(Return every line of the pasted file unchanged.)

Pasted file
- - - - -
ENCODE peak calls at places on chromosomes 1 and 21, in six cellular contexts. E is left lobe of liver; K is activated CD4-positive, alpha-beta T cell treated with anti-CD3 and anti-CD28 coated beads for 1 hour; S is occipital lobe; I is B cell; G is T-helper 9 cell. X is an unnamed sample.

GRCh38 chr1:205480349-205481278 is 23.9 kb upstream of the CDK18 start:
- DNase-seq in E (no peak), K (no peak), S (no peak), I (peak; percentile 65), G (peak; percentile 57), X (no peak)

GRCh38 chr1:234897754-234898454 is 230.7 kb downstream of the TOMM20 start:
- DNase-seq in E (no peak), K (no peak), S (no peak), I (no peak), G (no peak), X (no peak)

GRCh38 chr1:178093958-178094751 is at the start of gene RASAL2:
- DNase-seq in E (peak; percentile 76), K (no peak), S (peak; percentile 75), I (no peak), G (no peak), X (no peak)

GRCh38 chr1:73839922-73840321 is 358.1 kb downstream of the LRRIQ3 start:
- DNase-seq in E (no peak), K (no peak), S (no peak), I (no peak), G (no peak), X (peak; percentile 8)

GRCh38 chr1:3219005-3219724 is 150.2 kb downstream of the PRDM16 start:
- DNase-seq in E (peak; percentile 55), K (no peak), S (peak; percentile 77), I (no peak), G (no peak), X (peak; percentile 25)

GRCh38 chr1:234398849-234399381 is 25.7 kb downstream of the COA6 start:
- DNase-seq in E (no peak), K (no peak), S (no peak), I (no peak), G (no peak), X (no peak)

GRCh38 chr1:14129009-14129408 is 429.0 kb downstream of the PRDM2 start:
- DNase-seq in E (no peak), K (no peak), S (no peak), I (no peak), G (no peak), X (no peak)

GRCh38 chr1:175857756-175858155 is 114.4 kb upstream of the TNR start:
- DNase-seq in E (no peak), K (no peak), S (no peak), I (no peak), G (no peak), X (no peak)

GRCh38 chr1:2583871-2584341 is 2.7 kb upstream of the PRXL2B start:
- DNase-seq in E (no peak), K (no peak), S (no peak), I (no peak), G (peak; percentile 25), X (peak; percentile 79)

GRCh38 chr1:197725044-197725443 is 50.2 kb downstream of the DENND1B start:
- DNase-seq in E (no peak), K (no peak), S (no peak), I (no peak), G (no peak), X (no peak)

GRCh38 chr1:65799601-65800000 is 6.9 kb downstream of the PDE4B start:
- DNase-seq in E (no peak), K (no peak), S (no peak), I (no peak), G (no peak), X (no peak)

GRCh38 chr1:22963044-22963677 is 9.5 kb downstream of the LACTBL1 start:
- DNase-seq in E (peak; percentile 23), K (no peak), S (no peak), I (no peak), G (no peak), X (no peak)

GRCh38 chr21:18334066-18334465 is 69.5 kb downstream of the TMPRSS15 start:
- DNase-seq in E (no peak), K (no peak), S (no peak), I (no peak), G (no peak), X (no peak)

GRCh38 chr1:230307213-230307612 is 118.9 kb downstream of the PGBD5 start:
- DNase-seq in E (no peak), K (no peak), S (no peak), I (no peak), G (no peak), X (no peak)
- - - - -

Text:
ENCODE peak calls at places on chromosomes 1 and 21, in six cellular contexts. E is left lobe of liver; K is activated CD4-positive, alpha-beta T cell treated with anti-CD3 and anti-CD28 coated beads for 1 hour; S is occipital lobe; I is B cell; G is T-helper 9 cell. X is an unnamed sample.

GRCh38 chr1:205480349-205481278 is 23.9 kb upstream of the CDK18 start:
- DNase-seq in E (no peak), K (no peak), S (no peak), I (peak; percentile 65), G (peak; percentile 57), X (no peak)

GRCh38 chr1:234897754-234898454 is 230.7 kb downstream of the TOMM20 start:
- DNase-seq in E (no peak), K (no peak), S (no peak), I (no peak), G (no peak), X (no peak)

GRCh38 chr1:178093958-178094751 is at the start of gene RASAL2:
- DNase-seq in E (peak; percentile 76), K (no peak), S (peak; percentile 75), I (no peak), G (no peak), X (no peak)

GRCh38 chr1:73839922-73840321 is 358.1 kb downstream of the LRRIQ3 start:
- DNase-seq in E (no peak), K (no peak), S (no peak), I (no peak), G (no peak), X (peak; percentile 8)

GRCh38 chr1:3219005-3219724 is 150.2 kb downstream of the PRDM16 start:
- DNase-seq in E (peak; percentile 55), K (no peak), S (peak; percentile 77), I (no peak), G (no peak), X (peak; percentile 25)

GRCh38 chr1:234398849-234399381 is 25.7 kb downstream of the COA6 start:
- DNase-seq in E (no peak), K (no peak), S (no peak), I (no peak), G (no peak), X (no peak)

GRCh38 chr1:14129009-14129408 is 429.0 kb downstream of the PRDM2 start:
- DNase-seq in E (no peak), K (no peak), S (no peak), I (no peak), G (no peak), X (no peak)

GRCh38 chr1:175857756-175858155 is 114.4 kb upstream of the TNR start:
- DNase-seq in E (no peak), K (no peak), S (no peak), I (no peak), G (no peak), X (no peak)

GRCh38 chr1:2583871-2584341 is 2.7 kb upstream of the PRXL2B start:
- DNase-seq in E (no peak), K (no peak), S (no peak), I (no peak), G (peak; percentile 25), X (peak; percentile 79)

GRCh38 chr1:197725044-197725443 is 50.2 kb downstream of the DENND1B start:
- DNase-seq in E (no peak), K (no peak), S (no peak), I (no peak), G (no peak), X (no peak)

GRCh38 chr1:65799601-65800000 is 6.9 kb downstream of the PDE4B start:
- DNase-seq in E (no peak), K (no peak), S (no peak), I (no peak), G (no peak), X (no peak)

GRCh38 chr1:22963044-22963677 is 9.5 kb downstream of the LACTBL1 start:
- DNase-seq in E (peak; percentile 23), K (no peak), S (no peak), I (no peak), G (no peak), X (no peak)

GRCh38 chr21:18334066-18334465 is 69.5 kb downstream of the TMPRSS15 start:
- DNase-seq in E (no peak), K (no peak), S (no peak), I (no peak), G (no peak), X (no peak)

GRCh38 chr1:230307213-230307612 is 118.9 kb downstream of the PGBD5 start:
- DNase-seq in E (no peak), K (no peak), S (no peak), I (no peak), G (no peak), X (no peak)